I used an Oculus Rift and Felt Like God

oculus rift

Words by Nick Taras.
Photography by Sergey Galyonkin.

As I stood atop an asteroid, mesmerised by the cobalt aura of Earth viewed through an Oculus Rift headset, my meditative state spawned only one thought: “This is what it feels like to be God.”

My “voyage” through space was the penultimate level in a five-minute simulation developed for the virtual reality console known as Rift. Designed by Californian company Oculus VR, inside the Rift goggles you’ll see something so spectacular that Facebook paid $2 billion in March 2014 to acquire it.

Put the mask on and you’ll experience a 360-degree visual display so real that your mind can’t distinguish it from reality. Combine this optical hijacking with headphones, and the Rift is a completely immersive computer-generated adventure.

With such clear definition, the occipital lobe in your brain – responsible for processing vision – tricks your mind into believing that what you’re seeing is real. For decades, futurists predicted that virtual reality would become the next big thing in technology. However, the poor visual quality found in early virtual reality models only drew attention to the oxymoron that is ‘virtual reality.’

So what?” you may be thinking. “My HD TV has killer resolution.” The difference is that you know when you’re staring at your TV screen, whereas the Rift transports you to an environment that responds to your every movement in real time. For example, when I was orbiting Earth, I tilted my head to the left and saw Mars floating in the distance. Then I faced in the opposite direction and the Moon glared back at me. Looking at my shoes, I was presented with the perforated, brown rock of an asteroid. Just like your real vision, you see something different everywhere you look.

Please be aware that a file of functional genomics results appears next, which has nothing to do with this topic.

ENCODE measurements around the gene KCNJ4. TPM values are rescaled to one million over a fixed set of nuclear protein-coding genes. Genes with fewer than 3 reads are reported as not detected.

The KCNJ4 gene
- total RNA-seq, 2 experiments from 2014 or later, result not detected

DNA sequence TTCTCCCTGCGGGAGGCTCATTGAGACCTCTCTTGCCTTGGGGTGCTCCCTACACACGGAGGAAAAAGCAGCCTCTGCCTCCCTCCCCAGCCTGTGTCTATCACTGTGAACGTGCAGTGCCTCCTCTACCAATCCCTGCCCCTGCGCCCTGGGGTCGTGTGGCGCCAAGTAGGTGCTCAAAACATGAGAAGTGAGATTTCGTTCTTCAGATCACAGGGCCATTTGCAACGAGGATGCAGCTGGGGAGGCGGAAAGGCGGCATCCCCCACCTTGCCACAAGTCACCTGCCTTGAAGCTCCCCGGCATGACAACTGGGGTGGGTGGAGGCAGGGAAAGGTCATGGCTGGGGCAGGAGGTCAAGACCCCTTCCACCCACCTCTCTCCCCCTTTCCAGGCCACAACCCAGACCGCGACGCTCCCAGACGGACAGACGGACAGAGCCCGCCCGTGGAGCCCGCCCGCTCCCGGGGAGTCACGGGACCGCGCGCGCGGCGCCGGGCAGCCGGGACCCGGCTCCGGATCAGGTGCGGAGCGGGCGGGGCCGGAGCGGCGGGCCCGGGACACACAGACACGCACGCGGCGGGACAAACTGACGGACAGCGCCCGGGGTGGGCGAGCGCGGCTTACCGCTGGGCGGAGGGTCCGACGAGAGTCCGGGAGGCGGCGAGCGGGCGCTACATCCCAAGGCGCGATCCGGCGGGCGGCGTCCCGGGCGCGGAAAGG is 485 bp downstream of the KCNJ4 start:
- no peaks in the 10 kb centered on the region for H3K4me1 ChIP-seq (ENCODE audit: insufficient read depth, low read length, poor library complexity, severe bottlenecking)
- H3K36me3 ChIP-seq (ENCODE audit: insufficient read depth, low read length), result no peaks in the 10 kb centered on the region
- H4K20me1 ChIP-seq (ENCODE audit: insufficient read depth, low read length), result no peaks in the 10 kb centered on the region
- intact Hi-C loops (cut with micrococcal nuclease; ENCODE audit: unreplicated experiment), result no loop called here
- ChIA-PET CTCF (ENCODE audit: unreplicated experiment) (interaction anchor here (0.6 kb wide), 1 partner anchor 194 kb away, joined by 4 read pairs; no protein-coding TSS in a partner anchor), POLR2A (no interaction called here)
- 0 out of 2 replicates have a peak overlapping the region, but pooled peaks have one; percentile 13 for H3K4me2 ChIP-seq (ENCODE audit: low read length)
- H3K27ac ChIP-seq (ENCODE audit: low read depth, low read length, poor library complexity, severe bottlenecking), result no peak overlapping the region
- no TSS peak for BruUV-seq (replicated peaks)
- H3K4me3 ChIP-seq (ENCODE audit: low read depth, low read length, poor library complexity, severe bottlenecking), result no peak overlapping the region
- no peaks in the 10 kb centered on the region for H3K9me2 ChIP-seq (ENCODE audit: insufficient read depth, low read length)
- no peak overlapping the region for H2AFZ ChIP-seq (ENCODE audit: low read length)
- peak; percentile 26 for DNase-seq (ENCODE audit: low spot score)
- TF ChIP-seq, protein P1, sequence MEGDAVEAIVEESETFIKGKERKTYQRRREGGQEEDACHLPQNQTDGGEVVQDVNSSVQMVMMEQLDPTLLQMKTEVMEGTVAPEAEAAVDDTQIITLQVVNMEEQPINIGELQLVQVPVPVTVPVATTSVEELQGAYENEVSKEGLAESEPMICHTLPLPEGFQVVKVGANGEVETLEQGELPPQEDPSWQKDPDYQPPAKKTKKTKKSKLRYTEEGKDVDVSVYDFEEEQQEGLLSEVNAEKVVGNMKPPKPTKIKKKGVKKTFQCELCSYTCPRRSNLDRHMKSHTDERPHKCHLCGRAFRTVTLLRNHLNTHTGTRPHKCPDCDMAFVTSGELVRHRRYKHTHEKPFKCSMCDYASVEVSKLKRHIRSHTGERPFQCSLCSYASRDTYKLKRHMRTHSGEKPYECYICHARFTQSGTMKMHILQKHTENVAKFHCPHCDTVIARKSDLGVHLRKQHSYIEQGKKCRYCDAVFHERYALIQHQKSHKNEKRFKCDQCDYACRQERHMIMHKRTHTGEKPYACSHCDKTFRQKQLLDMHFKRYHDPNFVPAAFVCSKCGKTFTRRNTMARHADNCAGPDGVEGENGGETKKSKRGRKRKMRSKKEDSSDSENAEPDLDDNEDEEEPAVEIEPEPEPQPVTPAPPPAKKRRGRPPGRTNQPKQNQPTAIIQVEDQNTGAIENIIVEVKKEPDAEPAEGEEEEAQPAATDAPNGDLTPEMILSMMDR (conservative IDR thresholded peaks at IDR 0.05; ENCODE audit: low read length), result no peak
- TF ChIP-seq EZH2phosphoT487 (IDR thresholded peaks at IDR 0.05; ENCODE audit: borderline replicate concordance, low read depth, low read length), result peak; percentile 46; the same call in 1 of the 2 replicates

Continue reading I used an Oculus Rift and Felt Like God

Interview with Pixel Artist, Mark Bern

By Michael Cunningham.

Mark Bern, born in 1979, is an emerging artist from Zurich, Switzerland. As a teenager, Bern explored the possibilities of image manipulation on his first computer – a Commodore 64, but it is only now, twenty years later, that he has shown his creative output to the public. His digital artworks feature abstract, pixelated forms that borrow various elements from mosaic patterns to cubism; he refers to this unique style as pixel art. We love pixels here at PRISM, so we decided to interview the artist and share his work with you.

PRISM: Hey Mark, thanks for agreeing to do an interview.

Mark: My pleasure.

Pixel art is mostly seen in old school video games, but I’ve never seen it used as a medium for creating abstract artworks such as yours. Have you created a new art genre?

Mark: That’s a good question! As far as I know there is no artist focusing on the same style like I do. My art reflects the modern digital zeitgeist of today’s generation. It is abstract, pixelated, flashy and gaudy. Continue reading Interview with Pixel Artist, Mark Bern